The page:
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RonSa

Mason Stain in base glazes

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If I use the basic MC6G base glaze and and add a mason stain what is a good starting point to test how much stain to add? I honestly don't know If I should start with 5% or 50%

I'm considering trying

  • #6200 Evergreen
  • #6600 Best Black
  • #6464 Zirconium

TIA

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RonSa-

For color development in glazes, I start with 1-5% for most Ceramic stains (look at the normal use of color oxides in glazes) for stronger, darker stains. For the lighter colors, I usually start with a range of 1-10%. If you were talking about slips or underglazes, then I would consider starting with a range of 5-20% for darker and 5-35% for lighter stains. For clay body color, I’d start even higher.

Think transparency to opacity based on the amount of “glass” development in the final product.

Just my way of looking at “things clay and glazes.”

Regards,

Fred

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I use 2 of those stains, depending on how intense you want the colour but around 7-10% of the 6600 works to get black. It's an expensive way to get a black glaze though, the Licorice glaze from the same book using 2 cobalt carb and 9 iron makes a nice solid black. I make a pale yellow with 1 point 25 of 6464. The chrome green stains can be really intense, I would start at 0 point5% and test up to 3 point 5% at the very most.

Easy way to test amounts would be to mix up 100 base plus minimum amount of stain you think you need (like 6 for the 6600) dip a test tile. Then add another 1 gram of 6600 and dip another tile and so on up to say 10 for the 6600. Not super accurate as the glaze quantity decreases with each subsequent dip but it will get you close. For strong stains or very pale tints go up by fractions of a percentage.

Edited by Min
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I've been running tests of about 15 different mason stains in a clear base every day for the last 3 weeks. My first round was 4% of the warm colors, 2% of the cold colors. It was a good starting point and gave me many nice results. I've also been blending colors, for instance trying to tone down a very bright yellow, and as little as 0.2% of some browns will have a noticeable effect. A lot will depend on how your base glaze responds to colorants, though.

Edited by neilestrick
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I just used 4% praseodymium (spelling!) and 4% tangerine in a base, trying for a creamsicle orange.  I should have used less of the yellow.  Go with the lower percentages, the stains are strong. 

 

Roberta

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20 hours ago, Min said:

around 7-10% of the 6600 works to get black. It's an expensive way to get a black glaze though, the Licorice glaze from the same book using 2 cobalt carb and 9 iron makes a nice solid black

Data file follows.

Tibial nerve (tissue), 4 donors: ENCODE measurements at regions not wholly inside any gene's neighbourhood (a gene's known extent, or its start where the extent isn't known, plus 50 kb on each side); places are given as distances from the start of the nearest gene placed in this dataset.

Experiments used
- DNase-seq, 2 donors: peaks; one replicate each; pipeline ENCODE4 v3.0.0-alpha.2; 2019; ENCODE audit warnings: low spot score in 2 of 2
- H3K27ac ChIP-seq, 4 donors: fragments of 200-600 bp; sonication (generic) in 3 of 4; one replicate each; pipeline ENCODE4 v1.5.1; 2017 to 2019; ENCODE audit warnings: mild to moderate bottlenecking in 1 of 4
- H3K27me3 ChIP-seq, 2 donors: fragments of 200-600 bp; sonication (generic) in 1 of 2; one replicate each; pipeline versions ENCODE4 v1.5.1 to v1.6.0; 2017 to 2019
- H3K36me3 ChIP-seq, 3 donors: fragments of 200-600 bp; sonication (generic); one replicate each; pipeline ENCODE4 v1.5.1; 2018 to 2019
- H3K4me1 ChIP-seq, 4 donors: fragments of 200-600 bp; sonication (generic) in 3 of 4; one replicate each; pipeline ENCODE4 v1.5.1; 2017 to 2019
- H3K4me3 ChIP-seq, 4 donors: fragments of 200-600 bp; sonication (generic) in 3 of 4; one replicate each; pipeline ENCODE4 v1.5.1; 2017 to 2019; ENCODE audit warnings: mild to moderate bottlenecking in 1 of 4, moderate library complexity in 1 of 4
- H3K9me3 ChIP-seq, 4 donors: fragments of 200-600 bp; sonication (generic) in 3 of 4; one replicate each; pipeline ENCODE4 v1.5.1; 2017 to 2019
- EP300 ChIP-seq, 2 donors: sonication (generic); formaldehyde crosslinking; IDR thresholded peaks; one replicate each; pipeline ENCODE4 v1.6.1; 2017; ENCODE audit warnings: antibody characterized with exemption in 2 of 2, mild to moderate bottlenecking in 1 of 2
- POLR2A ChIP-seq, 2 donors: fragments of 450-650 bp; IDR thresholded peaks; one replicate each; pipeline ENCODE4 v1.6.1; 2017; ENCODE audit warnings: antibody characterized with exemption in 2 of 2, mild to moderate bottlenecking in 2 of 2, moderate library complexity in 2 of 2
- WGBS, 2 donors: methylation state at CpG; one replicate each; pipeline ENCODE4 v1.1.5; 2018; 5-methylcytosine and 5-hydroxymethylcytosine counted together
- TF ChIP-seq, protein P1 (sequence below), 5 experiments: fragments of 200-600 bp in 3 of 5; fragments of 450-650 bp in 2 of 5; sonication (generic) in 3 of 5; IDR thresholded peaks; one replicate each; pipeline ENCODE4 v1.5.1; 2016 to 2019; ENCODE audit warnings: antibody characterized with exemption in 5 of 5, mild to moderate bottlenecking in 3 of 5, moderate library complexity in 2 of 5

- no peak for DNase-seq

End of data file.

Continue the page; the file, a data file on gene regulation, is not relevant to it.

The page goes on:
One of the clay bodies I use has a problem with crazing with glazes in the upper 6.xx COE.
JB's Licorice is 7.11.  MC6G base with #6600 is 6.14 when I change out Custer feldspar with Minspar.
Yes the stain is more expensive, close to twice the cost... its just from experience I lack the confidence that a COE of 7.11 would work on this clay

Does mason stains change the COE any?

Here's the modified MC6G base with #6600 I'm considering

Ferro Frit 3134    29
Silica                           26
EP Kaolin                 22
Minspar 200            9
Talc                              10
Wollastonite            4
Bentonite                   2
Mason Stain             7-10 (#6600)

18 hours ago, neilestrick said:

A lot will depend on how your base glaze responds to colorants, though.

I guess I need to find out

Edited by RonSa

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1 hour ago, RonSa said:

One of the clay bodies I use has a problem with crazing with glazes in the upper 6.xx COE.
JB's Licorice is 7.11.  MC6G base with #6600 is 6.14 when I change out Custer feldspar with Minspar.
Yes the stain is more expensive, close to twice the cost... its just from experience I lack the confidence that a COE of 7.11 would work on this clay

Does mason stains change the COE any?

Hi Ron,

The large amount of RIO in the Licorice Black glaze recipe has an effect to reduce crazing, as does the cobalt. I would suggest not including colouring oxides in your COE figures, click "phantom" with your Insight program next to them so they are not included in the math and see what the COE comes out as. Yup stains change the COE, 6600 has cobalt, chrome, iron and nickel, thing is we can't find out the proportions of each so back to trial and error testing. What you don't want to do is put a high expansion glaze on the outside of a pot and a low one on the inside (or vice versa) as this can lead to dunting. 

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39 minutes ago, Min said:

I would suggest not including colouring oxides in your COE figures, click "phantom" with your Insight program next to them so they are not included in the math and see what the COE comes out as

It comes out to 6.69, ok, I'll give it a try. Thanks

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